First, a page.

While much of the discussion around the UW study has implied drug residue is the result of people smoking fentanyl or methamphetamine on public transit, this isn’t clear from the research. UW researchers did not directly assess exposure determinants, such as “whether or not smoking events definitely occurred” when tests were running. Among other limitations, the researchers also point out the assessment was limited in scope and “cannot be taken to be representative of all vehicles, routes, or runs, both in the Pacific Northwest and throughout the country.”
After the study was published, the Oregon and Washington Poison Centers released a joint statement to “put [the] data in perspective.” Oregon’s Poison Center is housed at Oregon Health and Science University (OHSU).
“As physicians who are medical toxicologists and Medical Directors of the Poison Centers of Washington and Oregon, we find that the results of the study are no surprise,” the statement reads. “Smoking in a public place produces very small amounts of that substance and we can identify those substances in the air and on surfaces with modern laboratory methods.”
The statement added that people who use public transit “should continue to feel safe doing so.”
Dr. Rob Hendrickson, medical director of the Oregon Poison Center, said in a press briefing that “in most cases, an exposure [on public transit] would be hundreds to thousands of times lower than what we would expect to cause clinical effects.”
The toxicology experts noted the study was meant to determine whether drugs could be detected on public transit. The results are “reflective of the volume of drug use currently in our communities and a reminder for the community to develop solutions to decrease drug use over the long term.”
But potential health impacts aren’t the only problem: the UW study and public transportation leaders also point out the impact that perceived danger can pose for passengers and transit operators. In this case, perceived threat may be the biggest factor informing people’s decisions about whether or not to ride public transit.
Like in many other cities across the country, ridership on TriMet buses and MAX trains has been down since the beginning of the pandemic. While factors like an increased remote workforce and ongoing Covid concerns have likely played a substantial role, some TriMet leaders point to public safety concerns related to drug use as a reason for lower ridership.
Andrew Wilson, TriMet’s executive director of safety and security, spoke in favor of banning public drug use in Portland at a Portland City Council meeting on September 6.
“The convergence of behavioral health issues, drug use and addiction, and homelessness in the communities we serve [is] negatively impacting our riders and our employees. The open drug use is extending onto our transit system despite our expanding security efforts,” Wilson said. “It is important that public transit is safe, particularly for those who rely on it. Perception often is reality, and open drug use on and around transit creates a perception that transit is unsafe, which hurts transit ridership and the vitality of downtown.”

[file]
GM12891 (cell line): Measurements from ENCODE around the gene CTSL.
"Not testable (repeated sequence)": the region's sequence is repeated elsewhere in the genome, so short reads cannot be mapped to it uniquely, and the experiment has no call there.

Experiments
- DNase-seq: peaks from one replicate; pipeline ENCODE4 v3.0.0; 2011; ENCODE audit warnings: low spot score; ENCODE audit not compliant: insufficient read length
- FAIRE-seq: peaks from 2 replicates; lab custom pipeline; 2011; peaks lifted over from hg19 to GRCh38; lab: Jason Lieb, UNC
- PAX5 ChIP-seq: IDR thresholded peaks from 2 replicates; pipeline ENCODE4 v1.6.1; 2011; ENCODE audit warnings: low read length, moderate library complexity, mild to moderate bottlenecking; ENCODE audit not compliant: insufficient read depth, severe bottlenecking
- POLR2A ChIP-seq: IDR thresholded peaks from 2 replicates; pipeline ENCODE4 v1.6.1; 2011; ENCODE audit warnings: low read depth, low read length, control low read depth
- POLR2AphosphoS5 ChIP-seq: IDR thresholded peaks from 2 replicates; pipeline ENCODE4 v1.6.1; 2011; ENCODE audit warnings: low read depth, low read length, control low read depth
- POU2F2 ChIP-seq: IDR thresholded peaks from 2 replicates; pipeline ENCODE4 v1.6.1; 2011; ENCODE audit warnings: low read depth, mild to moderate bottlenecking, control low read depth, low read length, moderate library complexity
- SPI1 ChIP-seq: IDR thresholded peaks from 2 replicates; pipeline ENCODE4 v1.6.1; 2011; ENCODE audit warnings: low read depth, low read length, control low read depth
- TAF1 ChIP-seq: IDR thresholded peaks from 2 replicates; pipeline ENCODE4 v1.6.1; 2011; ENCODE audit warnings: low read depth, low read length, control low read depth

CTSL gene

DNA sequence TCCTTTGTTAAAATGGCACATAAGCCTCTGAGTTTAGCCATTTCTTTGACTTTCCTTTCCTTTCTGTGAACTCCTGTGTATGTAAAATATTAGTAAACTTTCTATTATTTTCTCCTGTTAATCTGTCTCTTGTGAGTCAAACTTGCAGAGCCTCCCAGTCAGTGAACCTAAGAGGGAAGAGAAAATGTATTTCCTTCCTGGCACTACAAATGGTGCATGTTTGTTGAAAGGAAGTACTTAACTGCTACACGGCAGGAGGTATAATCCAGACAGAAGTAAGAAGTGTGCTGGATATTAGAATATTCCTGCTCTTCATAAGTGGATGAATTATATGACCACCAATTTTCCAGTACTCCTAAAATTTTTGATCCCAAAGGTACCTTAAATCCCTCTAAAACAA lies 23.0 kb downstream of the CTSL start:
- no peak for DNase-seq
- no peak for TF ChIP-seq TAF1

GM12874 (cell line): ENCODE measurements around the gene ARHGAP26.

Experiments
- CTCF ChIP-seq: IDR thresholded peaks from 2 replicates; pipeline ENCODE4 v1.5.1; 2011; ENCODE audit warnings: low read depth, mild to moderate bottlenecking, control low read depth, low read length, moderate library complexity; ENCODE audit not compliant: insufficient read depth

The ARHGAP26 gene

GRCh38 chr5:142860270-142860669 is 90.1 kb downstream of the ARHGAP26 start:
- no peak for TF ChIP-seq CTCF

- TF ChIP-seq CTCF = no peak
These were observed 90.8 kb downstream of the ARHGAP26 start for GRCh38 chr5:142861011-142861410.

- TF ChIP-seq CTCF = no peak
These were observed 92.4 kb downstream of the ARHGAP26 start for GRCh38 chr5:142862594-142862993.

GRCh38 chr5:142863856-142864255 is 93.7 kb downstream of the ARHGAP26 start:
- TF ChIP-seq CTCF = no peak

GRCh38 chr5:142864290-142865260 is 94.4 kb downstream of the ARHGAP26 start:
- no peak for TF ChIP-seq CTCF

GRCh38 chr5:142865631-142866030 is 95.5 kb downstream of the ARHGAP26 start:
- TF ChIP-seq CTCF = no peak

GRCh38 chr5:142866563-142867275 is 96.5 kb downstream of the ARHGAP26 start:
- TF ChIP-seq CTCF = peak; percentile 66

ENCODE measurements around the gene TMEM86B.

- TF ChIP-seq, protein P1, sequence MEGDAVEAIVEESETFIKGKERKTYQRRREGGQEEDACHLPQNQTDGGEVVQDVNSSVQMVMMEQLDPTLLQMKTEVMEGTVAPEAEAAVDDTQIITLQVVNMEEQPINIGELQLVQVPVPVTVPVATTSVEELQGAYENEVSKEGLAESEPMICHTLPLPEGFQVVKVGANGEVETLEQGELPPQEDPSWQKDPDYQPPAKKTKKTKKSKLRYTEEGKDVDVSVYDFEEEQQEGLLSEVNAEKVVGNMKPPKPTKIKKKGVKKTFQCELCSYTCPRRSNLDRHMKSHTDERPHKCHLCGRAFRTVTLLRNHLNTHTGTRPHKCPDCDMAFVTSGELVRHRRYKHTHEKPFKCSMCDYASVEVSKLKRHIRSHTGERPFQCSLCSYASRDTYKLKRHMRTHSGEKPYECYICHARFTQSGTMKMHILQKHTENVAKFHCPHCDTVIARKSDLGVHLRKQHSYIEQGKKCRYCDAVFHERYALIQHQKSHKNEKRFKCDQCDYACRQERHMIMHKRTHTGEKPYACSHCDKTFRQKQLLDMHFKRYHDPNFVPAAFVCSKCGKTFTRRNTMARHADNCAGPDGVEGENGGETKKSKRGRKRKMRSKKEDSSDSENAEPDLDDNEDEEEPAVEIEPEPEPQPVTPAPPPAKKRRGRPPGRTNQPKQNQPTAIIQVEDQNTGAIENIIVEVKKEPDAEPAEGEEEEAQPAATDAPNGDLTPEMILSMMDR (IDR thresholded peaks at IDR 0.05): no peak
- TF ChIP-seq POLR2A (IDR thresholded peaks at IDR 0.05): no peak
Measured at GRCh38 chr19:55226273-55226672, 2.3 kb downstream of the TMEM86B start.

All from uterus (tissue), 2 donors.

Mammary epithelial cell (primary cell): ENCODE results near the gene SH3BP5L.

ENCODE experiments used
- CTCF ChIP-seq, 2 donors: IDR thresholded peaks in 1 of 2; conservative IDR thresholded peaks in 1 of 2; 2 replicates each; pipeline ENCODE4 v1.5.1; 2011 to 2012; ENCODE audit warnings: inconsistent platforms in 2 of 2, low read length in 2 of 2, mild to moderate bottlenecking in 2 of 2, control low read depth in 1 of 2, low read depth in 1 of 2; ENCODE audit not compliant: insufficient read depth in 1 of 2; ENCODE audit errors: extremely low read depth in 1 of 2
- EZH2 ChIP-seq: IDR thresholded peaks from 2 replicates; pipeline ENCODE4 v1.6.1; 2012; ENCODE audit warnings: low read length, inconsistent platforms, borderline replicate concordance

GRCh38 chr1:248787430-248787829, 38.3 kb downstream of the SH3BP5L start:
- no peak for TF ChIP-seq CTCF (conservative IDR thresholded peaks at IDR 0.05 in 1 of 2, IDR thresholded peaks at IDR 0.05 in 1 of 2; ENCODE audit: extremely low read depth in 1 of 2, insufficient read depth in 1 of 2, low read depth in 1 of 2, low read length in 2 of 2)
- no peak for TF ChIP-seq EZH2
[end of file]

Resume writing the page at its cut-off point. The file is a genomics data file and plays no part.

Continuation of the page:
The UW study also recognizes perceived danger as a risk for operators and the riding public.
“Observing drug use in a bus or train can be stress-inducing… and may increase feelings of stress, anxiety, or job dissatisfaction,” the study states. “For individuals who may be in recovery or have had family or loved ones impacted by drug use, these feelings may be particularly heightened.” >>
<<Organizers with Bus Riders Unite (BRU), a public transit rider union housed by OPAL Environmental Justice Oregon, attribute low ridership to other causes. In an email to the Mercury, a BRU organizer said after speaking to “dozens of transit-dependent riders” about their primary concerns with TriMet last weekend, the top issues they heard about from riders involve the recent systemwide fare increase, reduced bus service, and lagging transit schedules.
“Not a single rider spoke to illicit drug use on public transit,” the BRU organizer wrote.>>
<<Among TriMet’s proposed solutions to the prevalence of drugs on public transit is increased police and non-police enforcement. In a September 7 blog post, TriMet stated they have doubled the number of personnel on their security teams since the start of 2022, and security officers will “inform anyone seen smoking on board that it is not allowed,” escalating to contacting supervisors and/or the police if the person is noncompliant. The blog post also states that TriMet has 46 customer safety supervisors—unarmed patrollers—on staff compared to 18 last year.
The agency is also relying on its Safety Response Team: a group of 58 personnel who “connect people in need on and around our transit system with social services such as shelters, mental health resources, and addiction services.”
Drug use isn’t the only code violation TriMet hopes to combat with increased security. Safety supervisors will also enforce fares and attempt to “reduce inappropriate behaviors and activities.” Last month, TriMet began limiting access to the Hollywood Transit Center MAX platform to paying customers by requiring fare payment to use the elevator. The agency says the effort helped “discourage misuse” of the station, and they plan to expand the process system wide.